October 27, 2011, 06:52 #7 New Member   Join Date: Oct 2011 Posts: 6 Rep Power: 7 Thanks for you help ghorrocks! Yes, Coanda effect is possible. The thing what I still don't understand is that why does it happens only when I switch on the buoyancy? Without buoyancy the flow just goes down directly to the ground. Also, the RMS convergence is quite slow, so I only let it go until 10e-3 - 10e-4. Maybe lower RMS would increase the accuracy, but according to the documentations, 10e-3 should be enough to see the global behaviour of the flow.

 October 27, 2011, 16:47 #8 Super Moderator   Glenn Horrocks Join Date: Mar 2009 Location: Sydney, Australia Posts: 13,808 Rep Power: 107 There is a FAQ on your convergence issue: http://www.cfd-online.com/Wiki/Ansys...gence_criteria Things like Coanda effects can mean the flow is quite wrong until tighter convergence is reached. That is why you need to do a sensitivity study. Also, it is possible the result is multi-valued - that is a fully converged solution will stick to one wall, or if the initial condition has the jet attached to another wall then that is the fully converged solution as well. Do not think that a steady state simulation has only one fully converged solution.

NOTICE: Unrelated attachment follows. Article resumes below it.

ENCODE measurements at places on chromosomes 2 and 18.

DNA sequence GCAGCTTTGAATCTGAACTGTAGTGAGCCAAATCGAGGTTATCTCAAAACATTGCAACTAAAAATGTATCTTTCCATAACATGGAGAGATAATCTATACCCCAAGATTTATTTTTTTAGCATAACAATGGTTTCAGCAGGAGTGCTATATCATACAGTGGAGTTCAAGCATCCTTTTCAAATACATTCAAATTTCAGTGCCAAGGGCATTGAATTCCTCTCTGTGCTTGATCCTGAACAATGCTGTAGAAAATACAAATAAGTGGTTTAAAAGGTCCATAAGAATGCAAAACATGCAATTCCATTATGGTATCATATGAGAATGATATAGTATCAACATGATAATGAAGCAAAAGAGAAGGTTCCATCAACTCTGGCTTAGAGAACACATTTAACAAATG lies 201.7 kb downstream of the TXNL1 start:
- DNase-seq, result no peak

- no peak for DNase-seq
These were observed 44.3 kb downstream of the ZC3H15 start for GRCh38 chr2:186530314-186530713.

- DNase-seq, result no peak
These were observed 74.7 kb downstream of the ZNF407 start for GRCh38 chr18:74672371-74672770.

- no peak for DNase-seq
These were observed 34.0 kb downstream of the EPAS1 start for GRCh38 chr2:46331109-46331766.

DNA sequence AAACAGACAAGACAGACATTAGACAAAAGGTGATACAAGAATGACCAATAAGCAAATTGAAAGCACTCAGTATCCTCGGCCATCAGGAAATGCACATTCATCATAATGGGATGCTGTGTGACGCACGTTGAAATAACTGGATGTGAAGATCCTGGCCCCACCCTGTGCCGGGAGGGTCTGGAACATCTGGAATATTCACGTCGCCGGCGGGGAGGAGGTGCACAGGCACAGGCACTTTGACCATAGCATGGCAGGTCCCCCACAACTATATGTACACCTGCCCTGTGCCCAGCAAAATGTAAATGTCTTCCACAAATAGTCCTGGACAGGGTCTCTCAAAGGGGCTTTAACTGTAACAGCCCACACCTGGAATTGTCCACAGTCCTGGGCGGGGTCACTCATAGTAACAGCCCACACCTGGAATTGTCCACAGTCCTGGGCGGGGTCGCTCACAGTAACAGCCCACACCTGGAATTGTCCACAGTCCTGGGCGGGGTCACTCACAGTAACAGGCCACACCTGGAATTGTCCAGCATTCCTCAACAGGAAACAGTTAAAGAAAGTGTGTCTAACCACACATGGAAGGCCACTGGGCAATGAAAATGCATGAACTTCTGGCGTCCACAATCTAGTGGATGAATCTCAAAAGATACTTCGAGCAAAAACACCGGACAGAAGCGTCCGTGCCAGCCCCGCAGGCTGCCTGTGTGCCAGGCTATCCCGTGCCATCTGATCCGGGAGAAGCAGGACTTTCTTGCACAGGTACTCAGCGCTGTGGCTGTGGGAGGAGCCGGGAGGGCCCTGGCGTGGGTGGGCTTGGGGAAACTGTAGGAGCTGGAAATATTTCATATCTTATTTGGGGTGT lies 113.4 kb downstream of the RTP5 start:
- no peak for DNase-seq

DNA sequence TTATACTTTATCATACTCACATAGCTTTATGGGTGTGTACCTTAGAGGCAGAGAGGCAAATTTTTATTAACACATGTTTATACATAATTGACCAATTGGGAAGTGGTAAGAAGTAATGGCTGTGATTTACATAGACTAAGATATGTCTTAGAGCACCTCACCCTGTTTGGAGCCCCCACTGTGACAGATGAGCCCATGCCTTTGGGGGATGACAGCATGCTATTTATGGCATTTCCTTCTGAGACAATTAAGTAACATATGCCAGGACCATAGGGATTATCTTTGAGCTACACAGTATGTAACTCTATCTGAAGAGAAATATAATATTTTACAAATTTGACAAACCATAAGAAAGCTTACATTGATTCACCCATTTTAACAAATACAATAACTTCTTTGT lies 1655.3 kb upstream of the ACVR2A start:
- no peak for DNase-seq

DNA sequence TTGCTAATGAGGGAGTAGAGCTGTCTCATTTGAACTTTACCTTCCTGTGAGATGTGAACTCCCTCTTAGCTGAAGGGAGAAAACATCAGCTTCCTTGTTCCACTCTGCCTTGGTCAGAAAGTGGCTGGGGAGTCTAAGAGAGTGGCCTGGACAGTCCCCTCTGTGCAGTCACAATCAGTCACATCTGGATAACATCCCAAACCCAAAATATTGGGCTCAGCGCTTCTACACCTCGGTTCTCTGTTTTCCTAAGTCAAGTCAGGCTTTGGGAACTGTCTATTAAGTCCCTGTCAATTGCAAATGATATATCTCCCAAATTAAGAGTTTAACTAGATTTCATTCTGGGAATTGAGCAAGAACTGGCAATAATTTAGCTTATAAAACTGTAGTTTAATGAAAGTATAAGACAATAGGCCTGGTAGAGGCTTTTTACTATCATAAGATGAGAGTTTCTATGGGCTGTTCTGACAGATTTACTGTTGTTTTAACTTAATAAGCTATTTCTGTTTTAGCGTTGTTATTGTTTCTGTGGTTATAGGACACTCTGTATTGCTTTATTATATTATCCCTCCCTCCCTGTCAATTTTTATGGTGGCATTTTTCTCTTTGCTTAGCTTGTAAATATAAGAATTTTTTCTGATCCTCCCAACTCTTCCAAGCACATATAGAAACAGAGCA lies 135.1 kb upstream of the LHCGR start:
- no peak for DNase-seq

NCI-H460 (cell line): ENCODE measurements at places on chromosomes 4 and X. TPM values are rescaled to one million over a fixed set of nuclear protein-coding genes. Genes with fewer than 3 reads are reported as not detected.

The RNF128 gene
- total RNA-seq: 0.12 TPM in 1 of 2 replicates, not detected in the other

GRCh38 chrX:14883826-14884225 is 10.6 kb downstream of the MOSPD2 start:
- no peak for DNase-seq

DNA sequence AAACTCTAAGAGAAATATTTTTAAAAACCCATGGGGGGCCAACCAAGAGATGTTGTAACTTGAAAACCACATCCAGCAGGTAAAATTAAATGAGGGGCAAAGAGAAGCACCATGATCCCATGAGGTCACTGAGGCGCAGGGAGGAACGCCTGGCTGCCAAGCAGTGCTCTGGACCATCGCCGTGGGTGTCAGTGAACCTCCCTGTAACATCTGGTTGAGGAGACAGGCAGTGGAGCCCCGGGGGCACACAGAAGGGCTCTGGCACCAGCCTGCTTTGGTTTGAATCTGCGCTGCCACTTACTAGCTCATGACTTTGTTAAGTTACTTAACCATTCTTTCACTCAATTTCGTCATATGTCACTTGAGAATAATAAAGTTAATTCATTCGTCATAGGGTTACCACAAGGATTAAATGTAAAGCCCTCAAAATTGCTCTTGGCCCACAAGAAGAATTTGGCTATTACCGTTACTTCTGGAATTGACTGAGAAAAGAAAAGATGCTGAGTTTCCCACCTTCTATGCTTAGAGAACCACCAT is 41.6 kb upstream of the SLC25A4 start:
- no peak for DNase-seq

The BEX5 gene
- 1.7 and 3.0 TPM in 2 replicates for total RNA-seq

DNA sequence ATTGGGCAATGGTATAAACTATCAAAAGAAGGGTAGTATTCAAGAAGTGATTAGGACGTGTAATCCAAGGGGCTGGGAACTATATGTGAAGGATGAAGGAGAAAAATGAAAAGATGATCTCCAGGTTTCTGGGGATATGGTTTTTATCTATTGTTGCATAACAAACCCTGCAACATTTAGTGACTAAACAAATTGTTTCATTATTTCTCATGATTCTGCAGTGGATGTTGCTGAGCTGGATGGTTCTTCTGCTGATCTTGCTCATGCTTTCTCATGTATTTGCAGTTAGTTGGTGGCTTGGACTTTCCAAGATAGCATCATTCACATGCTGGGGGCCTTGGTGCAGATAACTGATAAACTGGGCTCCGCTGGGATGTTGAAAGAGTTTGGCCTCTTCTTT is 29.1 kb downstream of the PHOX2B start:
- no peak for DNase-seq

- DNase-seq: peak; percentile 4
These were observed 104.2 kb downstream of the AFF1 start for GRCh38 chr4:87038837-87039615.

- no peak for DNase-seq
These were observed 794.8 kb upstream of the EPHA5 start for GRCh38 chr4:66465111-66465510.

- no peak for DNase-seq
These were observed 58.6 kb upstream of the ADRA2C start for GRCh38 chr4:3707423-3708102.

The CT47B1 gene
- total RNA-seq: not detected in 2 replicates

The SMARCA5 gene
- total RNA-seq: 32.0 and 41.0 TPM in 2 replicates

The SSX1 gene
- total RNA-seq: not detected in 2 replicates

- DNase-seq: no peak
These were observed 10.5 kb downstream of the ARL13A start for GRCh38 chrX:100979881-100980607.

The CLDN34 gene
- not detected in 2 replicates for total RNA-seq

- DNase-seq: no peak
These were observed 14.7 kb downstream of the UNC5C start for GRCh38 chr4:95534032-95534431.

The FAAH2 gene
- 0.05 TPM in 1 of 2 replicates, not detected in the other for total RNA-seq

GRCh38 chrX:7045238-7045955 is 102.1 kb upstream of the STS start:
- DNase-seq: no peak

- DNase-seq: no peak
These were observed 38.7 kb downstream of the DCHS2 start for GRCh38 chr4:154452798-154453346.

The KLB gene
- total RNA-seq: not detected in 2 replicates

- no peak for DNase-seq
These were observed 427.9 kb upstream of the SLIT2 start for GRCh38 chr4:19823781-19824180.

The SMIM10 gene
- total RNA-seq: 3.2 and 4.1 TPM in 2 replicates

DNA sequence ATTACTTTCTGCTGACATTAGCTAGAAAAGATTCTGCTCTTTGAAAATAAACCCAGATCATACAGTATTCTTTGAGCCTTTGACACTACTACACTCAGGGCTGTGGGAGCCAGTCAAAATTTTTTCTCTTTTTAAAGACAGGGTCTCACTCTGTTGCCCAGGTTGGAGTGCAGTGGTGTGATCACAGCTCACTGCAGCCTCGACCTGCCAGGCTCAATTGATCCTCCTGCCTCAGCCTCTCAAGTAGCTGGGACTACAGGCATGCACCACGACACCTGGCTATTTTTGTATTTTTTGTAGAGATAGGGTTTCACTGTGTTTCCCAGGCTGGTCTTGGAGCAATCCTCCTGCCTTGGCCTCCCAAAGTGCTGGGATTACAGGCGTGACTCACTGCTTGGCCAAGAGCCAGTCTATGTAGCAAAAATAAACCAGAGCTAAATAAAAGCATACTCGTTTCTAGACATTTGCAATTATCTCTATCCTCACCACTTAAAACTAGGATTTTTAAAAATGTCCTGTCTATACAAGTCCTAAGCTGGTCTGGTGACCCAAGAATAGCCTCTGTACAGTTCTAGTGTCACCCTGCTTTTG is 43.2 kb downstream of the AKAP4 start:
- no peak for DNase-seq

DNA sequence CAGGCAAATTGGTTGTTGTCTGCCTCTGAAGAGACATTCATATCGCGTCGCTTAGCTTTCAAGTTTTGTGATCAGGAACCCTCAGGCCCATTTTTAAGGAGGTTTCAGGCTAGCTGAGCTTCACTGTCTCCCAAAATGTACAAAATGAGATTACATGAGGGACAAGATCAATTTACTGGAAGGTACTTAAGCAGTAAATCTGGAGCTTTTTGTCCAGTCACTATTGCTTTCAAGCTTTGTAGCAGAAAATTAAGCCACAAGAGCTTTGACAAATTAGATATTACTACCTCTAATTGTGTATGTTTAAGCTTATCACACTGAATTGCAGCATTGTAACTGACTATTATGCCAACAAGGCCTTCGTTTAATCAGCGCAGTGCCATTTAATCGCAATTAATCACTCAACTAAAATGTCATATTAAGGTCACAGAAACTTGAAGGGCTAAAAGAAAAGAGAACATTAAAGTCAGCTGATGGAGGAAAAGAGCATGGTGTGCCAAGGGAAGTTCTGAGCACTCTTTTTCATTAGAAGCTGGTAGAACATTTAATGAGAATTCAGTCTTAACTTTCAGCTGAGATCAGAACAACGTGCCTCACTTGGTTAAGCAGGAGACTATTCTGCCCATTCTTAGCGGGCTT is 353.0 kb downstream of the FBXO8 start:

December 3, 2011, 11:47 #9 New Member   Join Date: Oct 2011 Posts: 6 Rep Power: 7 Dear ghorrocks, thank you for your kind reply, and sorry for my late one. I considered the problem solved, and the cause is probably based on the cold temperature of the ceiling, which cools down the whole domain. So the incoming air's temperature is simply higher than the domain's temperature, that's why it moves upwards. Also, I would like to add humidity to the air. To do this, I added a new material with Water as ideal gas (or maybe I should use Water Vapour at 25, or else?), also Continuous fluid (or Dispersed would fit better?). In the multiphase options I switched on the Homogenous model option, since I don't want the humidity different velocity field than the dry air. Heat transfer is Total Energy, and Turbulence model is SST, as previously. I put buoyancy turbulence to production and Dissipation. The fluid buoyancy model is Density Difference. I didn't add interface transfer model, nor mass transfer. I also didn't specify radiation options on the solid walls yet (only Monte Carlo is avaliable). My question is, that do you think if these options fits well for a HVAC simulation if I would like to simulate air with humidity?